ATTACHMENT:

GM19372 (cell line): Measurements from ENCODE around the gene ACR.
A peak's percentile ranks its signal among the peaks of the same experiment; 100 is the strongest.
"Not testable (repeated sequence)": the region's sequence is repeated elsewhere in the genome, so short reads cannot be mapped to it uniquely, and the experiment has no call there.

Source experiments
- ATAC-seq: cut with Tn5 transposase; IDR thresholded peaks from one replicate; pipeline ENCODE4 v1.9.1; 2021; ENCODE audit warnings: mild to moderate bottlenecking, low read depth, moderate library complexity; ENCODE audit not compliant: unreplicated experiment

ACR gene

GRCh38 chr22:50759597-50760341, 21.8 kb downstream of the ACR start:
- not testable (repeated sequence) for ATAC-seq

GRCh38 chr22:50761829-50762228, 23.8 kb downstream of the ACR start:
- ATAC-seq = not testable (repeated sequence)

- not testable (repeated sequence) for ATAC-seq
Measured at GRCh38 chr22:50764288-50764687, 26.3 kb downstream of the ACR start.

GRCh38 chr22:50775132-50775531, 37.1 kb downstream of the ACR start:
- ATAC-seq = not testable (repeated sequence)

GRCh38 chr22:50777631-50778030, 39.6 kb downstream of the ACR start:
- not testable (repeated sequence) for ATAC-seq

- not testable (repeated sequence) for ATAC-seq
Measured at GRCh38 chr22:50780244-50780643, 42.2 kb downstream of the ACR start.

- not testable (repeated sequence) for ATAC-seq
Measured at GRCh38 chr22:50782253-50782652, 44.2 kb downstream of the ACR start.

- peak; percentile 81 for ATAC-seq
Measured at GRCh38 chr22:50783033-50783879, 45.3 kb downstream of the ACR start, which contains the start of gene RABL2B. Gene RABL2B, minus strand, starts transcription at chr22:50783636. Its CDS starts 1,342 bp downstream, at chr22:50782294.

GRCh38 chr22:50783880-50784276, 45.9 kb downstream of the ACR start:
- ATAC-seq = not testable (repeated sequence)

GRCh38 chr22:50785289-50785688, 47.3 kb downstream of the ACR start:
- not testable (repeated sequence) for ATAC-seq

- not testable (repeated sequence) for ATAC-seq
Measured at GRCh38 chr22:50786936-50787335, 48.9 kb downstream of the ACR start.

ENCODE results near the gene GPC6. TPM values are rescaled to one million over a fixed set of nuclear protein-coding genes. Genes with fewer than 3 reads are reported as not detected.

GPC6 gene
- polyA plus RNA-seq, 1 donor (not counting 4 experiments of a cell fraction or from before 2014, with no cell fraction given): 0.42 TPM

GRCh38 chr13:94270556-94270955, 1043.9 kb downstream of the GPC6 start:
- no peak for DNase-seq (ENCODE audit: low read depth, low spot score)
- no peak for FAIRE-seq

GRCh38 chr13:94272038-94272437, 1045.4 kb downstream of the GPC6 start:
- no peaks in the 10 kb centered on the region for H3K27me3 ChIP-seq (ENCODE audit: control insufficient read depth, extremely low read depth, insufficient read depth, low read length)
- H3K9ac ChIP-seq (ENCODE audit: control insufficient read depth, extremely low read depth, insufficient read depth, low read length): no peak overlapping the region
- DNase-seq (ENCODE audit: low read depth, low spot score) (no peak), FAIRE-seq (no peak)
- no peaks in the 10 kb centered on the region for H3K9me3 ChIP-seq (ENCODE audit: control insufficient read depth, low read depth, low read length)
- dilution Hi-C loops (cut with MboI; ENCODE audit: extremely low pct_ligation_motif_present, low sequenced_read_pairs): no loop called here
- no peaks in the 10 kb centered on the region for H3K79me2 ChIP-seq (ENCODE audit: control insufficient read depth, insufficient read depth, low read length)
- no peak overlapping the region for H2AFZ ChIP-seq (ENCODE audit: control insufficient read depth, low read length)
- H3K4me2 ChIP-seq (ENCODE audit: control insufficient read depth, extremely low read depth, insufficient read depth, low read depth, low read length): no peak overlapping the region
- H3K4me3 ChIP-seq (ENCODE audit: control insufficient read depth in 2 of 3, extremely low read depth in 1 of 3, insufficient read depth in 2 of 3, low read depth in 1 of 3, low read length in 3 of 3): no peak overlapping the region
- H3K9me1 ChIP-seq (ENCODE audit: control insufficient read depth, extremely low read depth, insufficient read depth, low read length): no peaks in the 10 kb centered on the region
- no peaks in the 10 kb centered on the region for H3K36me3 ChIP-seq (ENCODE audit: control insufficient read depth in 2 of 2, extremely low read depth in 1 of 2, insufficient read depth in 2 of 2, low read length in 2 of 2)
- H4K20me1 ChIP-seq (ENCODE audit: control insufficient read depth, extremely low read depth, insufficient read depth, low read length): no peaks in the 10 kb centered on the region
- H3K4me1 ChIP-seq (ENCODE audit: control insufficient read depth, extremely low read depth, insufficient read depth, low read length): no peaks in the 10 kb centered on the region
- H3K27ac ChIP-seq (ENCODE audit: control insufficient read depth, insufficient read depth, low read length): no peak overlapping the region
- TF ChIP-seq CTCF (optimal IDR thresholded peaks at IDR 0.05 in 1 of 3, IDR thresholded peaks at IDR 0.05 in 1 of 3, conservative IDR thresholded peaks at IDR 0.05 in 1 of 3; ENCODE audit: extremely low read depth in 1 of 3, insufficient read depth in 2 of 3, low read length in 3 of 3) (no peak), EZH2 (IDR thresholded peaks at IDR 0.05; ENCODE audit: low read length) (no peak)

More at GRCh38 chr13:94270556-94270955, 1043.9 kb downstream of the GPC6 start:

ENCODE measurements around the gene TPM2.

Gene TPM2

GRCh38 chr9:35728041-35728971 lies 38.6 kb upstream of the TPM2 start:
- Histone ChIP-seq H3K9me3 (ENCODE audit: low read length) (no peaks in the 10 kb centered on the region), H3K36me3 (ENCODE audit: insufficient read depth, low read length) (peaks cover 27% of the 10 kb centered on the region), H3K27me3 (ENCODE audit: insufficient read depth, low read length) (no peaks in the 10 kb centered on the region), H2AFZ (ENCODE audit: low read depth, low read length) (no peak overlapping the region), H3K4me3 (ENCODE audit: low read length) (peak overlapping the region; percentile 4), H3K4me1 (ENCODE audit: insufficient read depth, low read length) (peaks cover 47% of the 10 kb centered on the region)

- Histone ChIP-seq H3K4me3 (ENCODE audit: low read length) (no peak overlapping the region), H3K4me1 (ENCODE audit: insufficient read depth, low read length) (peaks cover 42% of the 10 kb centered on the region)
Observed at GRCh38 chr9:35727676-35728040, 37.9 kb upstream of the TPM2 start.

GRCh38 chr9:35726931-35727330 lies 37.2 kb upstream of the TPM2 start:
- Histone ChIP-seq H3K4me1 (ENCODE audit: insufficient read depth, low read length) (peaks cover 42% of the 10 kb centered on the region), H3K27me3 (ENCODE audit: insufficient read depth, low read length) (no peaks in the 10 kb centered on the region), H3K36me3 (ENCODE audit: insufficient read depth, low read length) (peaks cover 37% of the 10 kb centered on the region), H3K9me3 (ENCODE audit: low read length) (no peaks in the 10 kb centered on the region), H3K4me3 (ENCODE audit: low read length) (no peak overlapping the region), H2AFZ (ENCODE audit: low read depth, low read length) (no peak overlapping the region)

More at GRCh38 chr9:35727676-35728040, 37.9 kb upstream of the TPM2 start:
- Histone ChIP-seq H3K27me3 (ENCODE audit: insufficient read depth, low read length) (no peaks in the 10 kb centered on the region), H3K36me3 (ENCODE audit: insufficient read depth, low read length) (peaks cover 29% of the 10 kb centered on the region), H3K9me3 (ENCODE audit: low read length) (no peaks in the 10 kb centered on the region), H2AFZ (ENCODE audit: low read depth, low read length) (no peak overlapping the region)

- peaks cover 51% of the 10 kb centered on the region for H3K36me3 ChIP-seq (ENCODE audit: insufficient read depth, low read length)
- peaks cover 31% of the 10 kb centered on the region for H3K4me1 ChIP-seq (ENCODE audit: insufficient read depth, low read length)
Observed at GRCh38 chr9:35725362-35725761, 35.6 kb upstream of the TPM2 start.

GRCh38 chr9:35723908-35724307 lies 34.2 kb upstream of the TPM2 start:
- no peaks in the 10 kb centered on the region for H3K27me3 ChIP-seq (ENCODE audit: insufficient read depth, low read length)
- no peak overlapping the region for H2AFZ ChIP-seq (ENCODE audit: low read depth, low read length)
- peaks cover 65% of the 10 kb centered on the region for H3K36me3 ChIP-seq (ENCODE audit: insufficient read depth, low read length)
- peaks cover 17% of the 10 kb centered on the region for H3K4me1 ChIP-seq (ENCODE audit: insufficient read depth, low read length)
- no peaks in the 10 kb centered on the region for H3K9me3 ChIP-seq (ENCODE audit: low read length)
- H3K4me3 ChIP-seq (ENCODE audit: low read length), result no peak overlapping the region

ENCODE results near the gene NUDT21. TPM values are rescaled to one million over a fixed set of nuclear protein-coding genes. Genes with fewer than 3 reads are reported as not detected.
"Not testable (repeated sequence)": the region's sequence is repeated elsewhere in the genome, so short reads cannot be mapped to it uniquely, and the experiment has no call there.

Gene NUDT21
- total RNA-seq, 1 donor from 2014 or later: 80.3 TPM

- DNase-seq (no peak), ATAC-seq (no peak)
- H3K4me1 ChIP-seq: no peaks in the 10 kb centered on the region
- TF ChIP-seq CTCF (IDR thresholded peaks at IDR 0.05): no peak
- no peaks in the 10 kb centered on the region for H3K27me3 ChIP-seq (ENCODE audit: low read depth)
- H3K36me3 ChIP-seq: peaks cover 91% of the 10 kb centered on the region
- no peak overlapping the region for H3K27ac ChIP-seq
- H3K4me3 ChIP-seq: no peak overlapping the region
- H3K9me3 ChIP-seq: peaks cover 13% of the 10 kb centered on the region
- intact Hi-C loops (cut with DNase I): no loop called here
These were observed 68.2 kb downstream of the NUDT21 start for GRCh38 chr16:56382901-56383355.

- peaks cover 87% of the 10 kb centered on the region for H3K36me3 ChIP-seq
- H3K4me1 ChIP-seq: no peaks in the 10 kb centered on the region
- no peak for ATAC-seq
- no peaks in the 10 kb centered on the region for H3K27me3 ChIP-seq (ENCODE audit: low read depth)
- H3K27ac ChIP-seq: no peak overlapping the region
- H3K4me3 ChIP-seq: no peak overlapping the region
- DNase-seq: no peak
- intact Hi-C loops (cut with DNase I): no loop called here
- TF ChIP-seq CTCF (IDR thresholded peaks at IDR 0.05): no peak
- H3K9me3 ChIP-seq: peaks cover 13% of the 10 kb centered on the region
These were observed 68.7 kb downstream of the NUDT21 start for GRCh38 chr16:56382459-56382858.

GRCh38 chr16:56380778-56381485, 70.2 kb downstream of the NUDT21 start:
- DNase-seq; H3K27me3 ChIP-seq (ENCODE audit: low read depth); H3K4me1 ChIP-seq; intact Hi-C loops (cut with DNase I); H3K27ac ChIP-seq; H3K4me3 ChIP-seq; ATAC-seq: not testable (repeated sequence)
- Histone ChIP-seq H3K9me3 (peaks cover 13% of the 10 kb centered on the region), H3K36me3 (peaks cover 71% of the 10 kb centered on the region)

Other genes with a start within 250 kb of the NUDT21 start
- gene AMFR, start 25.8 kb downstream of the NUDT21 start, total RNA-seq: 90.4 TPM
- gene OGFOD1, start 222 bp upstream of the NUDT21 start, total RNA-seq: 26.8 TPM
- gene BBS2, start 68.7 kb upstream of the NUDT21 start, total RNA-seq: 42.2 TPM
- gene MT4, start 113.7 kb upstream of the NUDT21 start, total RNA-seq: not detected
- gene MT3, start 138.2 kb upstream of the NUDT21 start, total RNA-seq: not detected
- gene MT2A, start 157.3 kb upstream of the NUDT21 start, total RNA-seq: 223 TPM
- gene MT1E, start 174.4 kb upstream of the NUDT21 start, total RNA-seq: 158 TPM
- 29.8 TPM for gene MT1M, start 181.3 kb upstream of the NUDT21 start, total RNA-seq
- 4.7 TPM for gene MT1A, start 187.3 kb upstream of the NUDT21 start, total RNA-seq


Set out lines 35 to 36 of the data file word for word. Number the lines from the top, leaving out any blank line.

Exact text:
GRCh38 chr13:94272038-94272437, 1045.4 kb downstream of the GPC6 start:
- no peaks in the 10 kb centered on the region for H3K27me3 ChIP-seq (ENCODE audit: control insufficient read depth, extremely low read depth, insufficient read depth, low read length)